|TITLE: Dying To Know You AUTHOR: Aidan Chambers|
PUB: Amulet Books PUB DATE: 4/1/12
FORMAT: ARC, 288 pgs SOURCE: from pub for review
In Dying to Know You, award-winning author Aidan Chambers has created an indelible portrait of a young man discovering his own voice in the world, and has constructed a love story that is as much about the mind as it is the heart. In this contemporary love story, a teenage boy named Karl enlists a famous writer to help him impress his girlfriend, Fiorella. She has asked him to write her a letter in which he reveals his true self. But Karl isn’t convinced he’s good enough with words, so he tracks down Fiorella’s favorite author and begs him to take up the task. The writer reluctantly assents, on the condition that Karl agree to a series of interviews, so that the letter will be based on an authentic portrait of Karl. The letter, though effective, has unexpected consequences for Karl, Fiorella, and the writer
THREE WORDS: Quietly Beautiful & Breathtaking
MY REVIEW: Aidan Chambers’ Dying To Know You turned out to be quite an unexpected and wonderfully unusual Contemporary YA read.
Shy, endearing Karl’s girlfriend Fiorella has asked him to bare his soul and feelings in the form of letters to her, in which he answers a set of questions she has asked. Karl doesn’t feel as if he can do this in a way that will impress Fiorella, so he seeks the help of Fiorella’s favorite author. And in a very Cyrano de Bergarac manner, the author agrees to help Karl. The author won’t write the letters completely by himself though; he agrees only to spruce up Karl’s own answers and feelings and does so simply by getting to know him. These letters, and the friendship between these two men, have unexpected consequences that transform the lives of all involved.
Told from the perspective of the elderly author, Dying To Know You is quite unlike most YA novels I’ve read, but this certainly isn’t a bad thing. What I thought was going to be a simple, humorous story of love turned out to be so much more.
This book is made up of a lot of dialogue, the first chapter alone is almost ALL dialogue and I found this really refreshing and oddly fascinating. Chambers writes in a very simple, straight forward manner and I found that I didn’t mind the lack of drawn out or lyrical descriptions. The book is not face paced and it did take a few chapters for me to get comfortable with the slow rhythm, but overall, I enjoyed this languid pace.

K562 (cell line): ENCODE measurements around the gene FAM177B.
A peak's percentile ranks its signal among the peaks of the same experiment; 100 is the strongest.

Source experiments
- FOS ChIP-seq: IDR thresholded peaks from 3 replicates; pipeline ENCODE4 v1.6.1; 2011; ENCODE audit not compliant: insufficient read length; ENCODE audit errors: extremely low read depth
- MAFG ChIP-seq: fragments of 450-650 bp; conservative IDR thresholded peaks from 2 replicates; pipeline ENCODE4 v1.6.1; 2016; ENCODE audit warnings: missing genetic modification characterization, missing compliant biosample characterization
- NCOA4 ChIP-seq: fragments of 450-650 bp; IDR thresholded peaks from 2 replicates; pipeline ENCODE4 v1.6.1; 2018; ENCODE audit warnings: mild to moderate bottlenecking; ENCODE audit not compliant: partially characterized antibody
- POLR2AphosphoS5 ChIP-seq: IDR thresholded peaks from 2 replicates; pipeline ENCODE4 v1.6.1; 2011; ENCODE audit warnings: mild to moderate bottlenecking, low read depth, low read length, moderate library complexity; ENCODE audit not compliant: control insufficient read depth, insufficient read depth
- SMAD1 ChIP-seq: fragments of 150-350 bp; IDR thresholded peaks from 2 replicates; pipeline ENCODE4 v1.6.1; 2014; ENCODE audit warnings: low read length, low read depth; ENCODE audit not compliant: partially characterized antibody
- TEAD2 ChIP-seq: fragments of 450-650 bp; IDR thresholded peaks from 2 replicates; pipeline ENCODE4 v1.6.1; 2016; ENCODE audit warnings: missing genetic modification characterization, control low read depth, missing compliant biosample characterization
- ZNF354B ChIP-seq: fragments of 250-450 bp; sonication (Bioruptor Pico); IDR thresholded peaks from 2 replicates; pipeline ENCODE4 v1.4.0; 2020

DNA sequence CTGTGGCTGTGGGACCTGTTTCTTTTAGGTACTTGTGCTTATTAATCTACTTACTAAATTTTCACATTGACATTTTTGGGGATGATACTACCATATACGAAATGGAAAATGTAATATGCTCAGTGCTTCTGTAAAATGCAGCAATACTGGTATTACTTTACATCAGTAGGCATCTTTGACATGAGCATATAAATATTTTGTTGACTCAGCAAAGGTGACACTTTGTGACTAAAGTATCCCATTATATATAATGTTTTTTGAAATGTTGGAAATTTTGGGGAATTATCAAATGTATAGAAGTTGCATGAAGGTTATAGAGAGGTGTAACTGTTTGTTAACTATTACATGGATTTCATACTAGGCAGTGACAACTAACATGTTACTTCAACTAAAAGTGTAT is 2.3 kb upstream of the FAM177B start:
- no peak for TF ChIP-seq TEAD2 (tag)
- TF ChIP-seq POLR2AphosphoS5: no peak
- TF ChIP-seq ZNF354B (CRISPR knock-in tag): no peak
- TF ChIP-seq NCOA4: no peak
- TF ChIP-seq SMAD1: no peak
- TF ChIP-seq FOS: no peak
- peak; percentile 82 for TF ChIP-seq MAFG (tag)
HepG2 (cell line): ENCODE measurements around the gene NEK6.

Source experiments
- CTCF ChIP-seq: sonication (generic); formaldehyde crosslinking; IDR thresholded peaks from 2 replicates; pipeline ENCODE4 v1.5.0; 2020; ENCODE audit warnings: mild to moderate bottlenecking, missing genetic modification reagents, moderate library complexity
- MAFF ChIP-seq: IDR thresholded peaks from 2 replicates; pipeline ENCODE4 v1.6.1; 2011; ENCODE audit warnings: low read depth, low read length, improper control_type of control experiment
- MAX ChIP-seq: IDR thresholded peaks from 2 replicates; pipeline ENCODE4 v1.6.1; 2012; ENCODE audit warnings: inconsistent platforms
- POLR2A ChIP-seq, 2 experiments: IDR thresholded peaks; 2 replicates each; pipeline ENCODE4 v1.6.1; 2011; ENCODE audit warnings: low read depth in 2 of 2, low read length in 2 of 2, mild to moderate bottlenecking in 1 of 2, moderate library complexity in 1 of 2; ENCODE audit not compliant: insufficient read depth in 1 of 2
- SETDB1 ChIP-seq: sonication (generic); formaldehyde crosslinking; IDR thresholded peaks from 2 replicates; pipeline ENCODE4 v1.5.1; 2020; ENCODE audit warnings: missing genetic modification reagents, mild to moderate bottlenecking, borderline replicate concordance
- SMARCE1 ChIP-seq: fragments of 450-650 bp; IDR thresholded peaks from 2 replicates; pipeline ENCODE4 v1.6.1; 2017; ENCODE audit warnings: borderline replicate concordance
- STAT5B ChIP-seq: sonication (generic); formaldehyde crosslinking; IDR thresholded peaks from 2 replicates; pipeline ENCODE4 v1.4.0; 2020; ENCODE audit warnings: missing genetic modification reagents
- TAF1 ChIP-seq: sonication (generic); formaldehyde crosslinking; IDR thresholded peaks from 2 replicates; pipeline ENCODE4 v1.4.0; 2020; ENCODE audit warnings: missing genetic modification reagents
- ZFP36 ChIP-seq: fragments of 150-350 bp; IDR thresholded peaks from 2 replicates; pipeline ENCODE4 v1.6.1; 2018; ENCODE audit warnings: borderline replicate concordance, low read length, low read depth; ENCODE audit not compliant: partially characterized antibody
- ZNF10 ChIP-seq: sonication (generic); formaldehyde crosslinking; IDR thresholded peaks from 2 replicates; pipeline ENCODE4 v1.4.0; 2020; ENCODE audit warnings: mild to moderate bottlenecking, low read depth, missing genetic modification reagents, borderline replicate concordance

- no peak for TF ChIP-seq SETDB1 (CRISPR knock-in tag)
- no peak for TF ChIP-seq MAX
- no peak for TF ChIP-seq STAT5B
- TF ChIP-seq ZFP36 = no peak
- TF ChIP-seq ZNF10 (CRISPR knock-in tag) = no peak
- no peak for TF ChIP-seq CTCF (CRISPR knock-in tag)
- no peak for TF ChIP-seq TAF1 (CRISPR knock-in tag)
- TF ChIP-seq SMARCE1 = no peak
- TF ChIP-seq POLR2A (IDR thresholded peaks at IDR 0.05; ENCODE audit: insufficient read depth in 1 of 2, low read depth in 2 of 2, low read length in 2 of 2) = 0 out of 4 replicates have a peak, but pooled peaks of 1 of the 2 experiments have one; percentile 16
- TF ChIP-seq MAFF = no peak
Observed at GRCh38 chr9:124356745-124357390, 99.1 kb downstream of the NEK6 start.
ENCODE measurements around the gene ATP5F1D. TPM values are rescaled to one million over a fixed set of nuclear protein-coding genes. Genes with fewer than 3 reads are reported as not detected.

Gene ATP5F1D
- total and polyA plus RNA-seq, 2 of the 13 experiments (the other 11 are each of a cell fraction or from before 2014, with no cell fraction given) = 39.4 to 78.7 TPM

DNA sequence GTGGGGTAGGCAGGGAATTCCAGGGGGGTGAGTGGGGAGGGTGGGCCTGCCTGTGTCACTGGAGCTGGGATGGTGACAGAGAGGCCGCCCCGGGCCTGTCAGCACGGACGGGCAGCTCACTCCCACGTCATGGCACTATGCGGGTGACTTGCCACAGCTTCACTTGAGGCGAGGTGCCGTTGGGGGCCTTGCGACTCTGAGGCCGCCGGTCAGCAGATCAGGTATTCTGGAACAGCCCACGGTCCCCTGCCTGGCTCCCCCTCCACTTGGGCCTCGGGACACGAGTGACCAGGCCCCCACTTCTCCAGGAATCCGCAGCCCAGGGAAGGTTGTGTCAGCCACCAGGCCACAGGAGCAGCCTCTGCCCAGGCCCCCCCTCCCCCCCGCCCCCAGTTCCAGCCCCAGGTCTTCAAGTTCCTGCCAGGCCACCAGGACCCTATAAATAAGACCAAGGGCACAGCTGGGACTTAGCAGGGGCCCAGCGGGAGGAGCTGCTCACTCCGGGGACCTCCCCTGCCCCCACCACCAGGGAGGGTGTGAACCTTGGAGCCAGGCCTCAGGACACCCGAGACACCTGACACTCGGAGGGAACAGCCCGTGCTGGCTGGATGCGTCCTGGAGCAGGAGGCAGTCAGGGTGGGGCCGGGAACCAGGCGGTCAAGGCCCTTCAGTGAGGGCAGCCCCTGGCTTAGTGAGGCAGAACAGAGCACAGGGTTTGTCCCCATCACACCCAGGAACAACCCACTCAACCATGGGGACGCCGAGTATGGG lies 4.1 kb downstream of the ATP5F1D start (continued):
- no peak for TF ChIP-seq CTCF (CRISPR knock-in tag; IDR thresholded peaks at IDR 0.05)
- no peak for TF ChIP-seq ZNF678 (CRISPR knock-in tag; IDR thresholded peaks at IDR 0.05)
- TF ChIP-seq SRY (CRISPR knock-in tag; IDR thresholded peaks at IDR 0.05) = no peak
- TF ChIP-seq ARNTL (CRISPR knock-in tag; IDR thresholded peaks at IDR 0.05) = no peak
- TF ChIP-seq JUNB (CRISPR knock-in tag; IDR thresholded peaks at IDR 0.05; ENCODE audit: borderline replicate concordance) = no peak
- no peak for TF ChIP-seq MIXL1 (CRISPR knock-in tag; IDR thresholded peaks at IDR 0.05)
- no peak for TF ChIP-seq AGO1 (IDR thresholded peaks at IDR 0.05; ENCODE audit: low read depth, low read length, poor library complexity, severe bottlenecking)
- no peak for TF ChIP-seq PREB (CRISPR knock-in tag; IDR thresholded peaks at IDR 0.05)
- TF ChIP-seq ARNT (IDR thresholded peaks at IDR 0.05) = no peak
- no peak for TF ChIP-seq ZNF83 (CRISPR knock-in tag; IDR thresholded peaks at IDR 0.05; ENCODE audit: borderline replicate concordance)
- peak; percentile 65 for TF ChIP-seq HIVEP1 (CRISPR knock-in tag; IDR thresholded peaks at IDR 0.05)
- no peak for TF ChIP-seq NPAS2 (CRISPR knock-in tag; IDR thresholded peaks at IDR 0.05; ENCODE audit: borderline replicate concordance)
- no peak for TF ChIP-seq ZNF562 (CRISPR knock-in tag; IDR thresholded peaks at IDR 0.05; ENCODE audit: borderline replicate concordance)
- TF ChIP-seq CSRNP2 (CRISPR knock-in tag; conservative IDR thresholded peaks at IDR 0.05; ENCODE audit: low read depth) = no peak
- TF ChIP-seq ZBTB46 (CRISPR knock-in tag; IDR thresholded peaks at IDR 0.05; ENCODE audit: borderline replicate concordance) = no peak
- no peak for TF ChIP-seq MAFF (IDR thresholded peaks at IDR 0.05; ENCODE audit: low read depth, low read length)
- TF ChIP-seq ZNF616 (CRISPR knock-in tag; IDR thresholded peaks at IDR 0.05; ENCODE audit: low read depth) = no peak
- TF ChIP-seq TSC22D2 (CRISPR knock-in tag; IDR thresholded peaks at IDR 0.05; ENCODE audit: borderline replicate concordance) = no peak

The story itself is quite the emotional journey- for Karl, the narrator and the reader. Karl and the narrator's unusual friendship itself makes for an engrossing and touching story, but add in Karl’s relationship with Fiorella and his mother and the secrets that both the narrator and Karl are keeping, and Chambers has created a complexly layered story. Chambers deftly and poignantly explores topics such as first love, true love, grief, depression and despair, and he does so in a very unassuming and beautiful way.
As the narrator, the author in the book keeps very little from the reader and I was fascinated by this soul baring, and at times soul bruising, look into the mindset of a character type that we don’t often see in YA. The author makes for a truly compelling narrator. Karl is young and good looking and subtly charming like many male YA characters, but he is anything but a cliché character. Karl has held in his crushing grief and depression over his father’s death seven years ago and when these things finally become too much they throw Karl into a dark tailspin.
Aidan Chambers explores Karl’s heart-aching descent into depression in an overwhelmingly realistic and captivating way. There are scenes, especially in chapter fourteen, that took my breathe away with their startling, honest and all-consuming confessions from Karl. I am awed by Chambers’ ability to create concrete, tangible emotions.
All the major characters grow and change throughout the story, and they all discover things about themselves that they never realized or were too scared/stubborn to realize. I really like the way Chambers choose to end the novel.
MY FINAL THOUGHTS: Dying To Know You may not be what I'm used to when it comes to YA Contemps, but this is what makes it so captivating and worthwhile. This is a smart, thought-provoking and wonderfully written book that moved and entertained me.